The main change over the past ten years is that polling has moved from telephone to online. YouGov was a pioneer of online research in the UK, which has now been replicated by many other organisations. The big turning point came during the 2016 EU referendum, when telephone polls were showing a big lead for Remain whilst online polls were showing a close race. Ultimately it was the online polls that were more accurate.

A good example of a major improvement in the industry is YouGov's recent success with a technique called Multilevel Regression and Post-stratification, or 'MRP' for short. This model correctly forecast over 95 per cent of parliamentary seats in June's UK election. It was updated every day until the vote on the 8th of June. This is something we publicly tested during last year’s EU campaign and it always had ‘Leave’ ahead

As our CEO Stephan Shakespeare explained, MRP ‘works by modelling every constituency and key voter types in Britain based on analysis of key demographics as well as voting behaviour in the 2015 general election and the 2016 EU referendum. Turnout is assessed on voters’ demographics and is based on analysis from 2010 and 2015 British Election Study data.

Every day in the run-up to the election, YouGov conducted approximately 7,000 interviews with registered voters about how they planned to vote in their constituency. This data was used to assess how each type of voter was shaping the race in every type of constituency in Britain. From this, the model calculated daily voting intention and seat estimates.

Every day in the run-up to the [UK] election, YouGov conducted approximately 7,000 interviews with registered voters about how they planned to vote in their constituency.

Shakespeare went on to explain: ‘The model is based on the fact that people with similar characteristics tend to vote similarly – but not identically – regardless of where they live. Given it is a national model, though, it does not account for specific local factors that may shape the vote in some seats.’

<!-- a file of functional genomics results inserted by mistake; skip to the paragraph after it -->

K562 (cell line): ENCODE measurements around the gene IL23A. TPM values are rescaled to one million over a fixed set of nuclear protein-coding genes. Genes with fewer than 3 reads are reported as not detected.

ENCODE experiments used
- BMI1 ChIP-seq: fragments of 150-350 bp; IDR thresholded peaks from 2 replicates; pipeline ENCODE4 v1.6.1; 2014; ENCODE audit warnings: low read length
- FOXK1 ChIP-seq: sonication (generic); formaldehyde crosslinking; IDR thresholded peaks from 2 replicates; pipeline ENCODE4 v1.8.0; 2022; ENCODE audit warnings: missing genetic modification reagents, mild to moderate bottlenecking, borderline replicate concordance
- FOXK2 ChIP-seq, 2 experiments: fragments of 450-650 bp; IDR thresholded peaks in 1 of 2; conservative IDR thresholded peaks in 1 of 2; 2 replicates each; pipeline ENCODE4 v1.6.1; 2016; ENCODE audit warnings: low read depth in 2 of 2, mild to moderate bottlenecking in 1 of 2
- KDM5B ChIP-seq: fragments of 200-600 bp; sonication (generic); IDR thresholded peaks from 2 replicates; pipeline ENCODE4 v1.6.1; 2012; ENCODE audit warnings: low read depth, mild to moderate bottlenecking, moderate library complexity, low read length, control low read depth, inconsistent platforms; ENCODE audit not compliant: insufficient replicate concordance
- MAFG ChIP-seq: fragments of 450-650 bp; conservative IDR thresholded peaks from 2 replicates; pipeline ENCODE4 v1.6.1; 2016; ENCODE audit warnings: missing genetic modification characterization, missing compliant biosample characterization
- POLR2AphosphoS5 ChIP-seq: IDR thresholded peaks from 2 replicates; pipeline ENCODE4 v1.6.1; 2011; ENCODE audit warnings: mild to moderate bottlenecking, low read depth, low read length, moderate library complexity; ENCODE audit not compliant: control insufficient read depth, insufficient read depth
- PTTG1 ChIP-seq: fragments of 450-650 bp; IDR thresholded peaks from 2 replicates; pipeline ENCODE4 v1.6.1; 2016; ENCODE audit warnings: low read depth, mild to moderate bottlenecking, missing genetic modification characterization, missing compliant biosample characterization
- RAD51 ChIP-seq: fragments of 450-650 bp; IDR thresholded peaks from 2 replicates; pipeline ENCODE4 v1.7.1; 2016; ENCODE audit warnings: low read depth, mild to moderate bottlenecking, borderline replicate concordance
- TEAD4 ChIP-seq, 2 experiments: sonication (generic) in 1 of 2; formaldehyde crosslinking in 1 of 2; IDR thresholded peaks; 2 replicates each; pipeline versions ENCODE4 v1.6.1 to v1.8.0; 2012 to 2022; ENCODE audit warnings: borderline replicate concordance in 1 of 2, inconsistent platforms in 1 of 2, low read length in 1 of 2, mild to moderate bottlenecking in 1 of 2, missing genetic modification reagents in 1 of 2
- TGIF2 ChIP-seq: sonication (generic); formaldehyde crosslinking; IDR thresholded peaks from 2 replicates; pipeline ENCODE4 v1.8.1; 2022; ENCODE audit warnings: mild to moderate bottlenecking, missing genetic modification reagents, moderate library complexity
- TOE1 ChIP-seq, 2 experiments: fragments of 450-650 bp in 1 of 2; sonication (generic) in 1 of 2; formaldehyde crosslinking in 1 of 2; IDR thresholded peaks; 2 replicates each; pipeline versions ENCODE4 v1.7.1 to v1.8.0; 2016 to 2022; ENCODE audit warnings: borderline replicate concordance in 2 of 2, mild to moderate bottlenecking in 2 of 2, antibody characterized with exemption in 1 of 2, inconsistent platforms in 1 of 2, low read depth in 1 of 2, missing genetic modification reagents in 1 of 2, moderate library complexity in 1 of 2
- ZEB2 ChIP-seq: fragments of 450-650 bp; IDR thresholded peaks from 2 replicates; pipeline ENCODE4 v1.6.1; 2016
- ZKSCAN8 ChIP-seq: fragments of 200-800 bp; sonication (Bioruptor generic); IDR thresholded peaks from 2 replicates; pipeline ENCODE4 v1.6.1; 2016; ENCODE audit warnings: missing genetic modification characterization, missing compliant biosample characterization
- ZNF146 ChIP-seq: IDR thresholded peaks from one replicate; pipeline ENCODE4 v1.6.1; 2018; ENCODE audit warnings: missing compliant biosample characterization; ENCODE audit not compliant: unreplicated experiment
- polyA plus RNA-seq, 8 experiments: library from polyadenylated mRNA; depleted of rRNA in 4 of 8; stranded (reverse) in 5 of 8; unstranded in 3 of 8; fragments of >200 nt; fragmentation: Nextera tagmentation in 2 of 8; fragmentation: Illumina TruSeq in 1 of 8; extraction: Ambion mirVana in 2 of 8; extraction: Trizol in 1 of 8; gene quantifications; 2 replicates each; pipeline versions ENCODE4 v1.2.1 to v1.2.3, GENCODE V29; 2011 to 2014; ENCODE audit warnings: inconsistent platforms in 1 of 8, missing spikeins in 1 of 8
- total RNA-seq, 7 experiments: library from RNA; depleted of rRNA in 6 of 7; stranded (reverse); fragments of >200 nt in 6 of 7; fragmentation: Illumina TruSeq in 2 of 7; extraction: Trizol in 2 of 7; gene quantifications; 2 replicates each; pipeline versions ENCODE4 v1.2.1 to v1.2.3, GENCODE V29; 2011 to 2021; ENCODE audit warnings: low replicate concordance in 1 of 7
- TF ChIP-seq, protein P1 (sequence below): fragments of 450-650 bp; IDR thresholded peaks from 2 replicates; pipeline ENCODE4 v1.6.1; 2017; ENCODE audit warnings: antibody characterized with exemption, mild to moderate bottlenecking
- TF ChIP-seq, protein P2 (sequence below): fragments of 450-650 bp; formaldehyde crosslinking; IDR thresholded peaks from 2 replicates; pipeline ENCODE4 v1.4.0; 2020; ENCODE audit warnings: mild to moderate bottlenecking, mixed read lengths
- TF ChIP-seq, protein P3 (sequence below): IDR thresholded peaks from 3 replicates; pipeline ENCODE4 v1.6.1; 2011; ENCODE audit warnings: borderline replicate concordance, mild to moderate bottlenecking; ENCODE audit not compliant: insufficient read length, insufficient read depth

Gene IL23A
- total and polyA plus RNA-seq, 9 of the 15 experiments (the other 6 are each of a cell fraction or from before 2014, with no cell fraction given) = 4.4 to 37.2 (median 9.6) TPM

One of the most striking predictions of our model was that Labour would gain the constituency of Canterbury, in the South-East of England. Conservatives have won every election in this constituency since its creation in 1918. In 2015, the Conservative Julian Brazier won 43 percent of the vote, versus 25 per cent for Labour, 14 percent for UKIP and 12 per cent for the Lib Dems. This was far from an obvious opportunity for a Labour gain, but the model put Labour ahead of Conservatives by 45 to 43 percent. In fact, Labour's Rosie Duffield gained the seat on 45.0 of the vote to 44.7 for Julian Brazier. This prediction came from a combination of Canterbury being a relatively urban and Remain-leaning constituency within its region, and the presence of a large number of students, both of which were associated with Labour gains. We did not have enough survey responses in any single constituency to find constituency-specific swings, but Canterbury was part of a larger pattern across constituencies which these shared characteristics, and which helped our model capture this striking result.

The MRP showed the value of ‘big data’ and sophisticated modelling to allow truly massive surveys of tens of thousands of voters to create an electoral estimate of far greater accuracy than had ever previously been achieved. For more on how it worked do read my colleagues Doug Rivers and Ben Lauderdale here.

The value of ‘big data’ and sophisticated modelling to allow truly massive surveys of tens of thousands of voters to create an electoral estimate of far greater accuracy than had ever previously been achieved.

Despite their purported inaccuracy, why are polls still important?

Hopefully by now readers won't feel that polls are that inaccurate after all! But regardless, they are still important because they shed light on what would otherwise be a very closed conversation amongst political insiders and journalists that would cut out the public even more than is currently the case. Polls at their best help decision makers make better decisions and they help the public to express their hopes, fears and indifference. And they help us know who does or doesn't have a Zombie Plan too. That's all the importance anyone should need.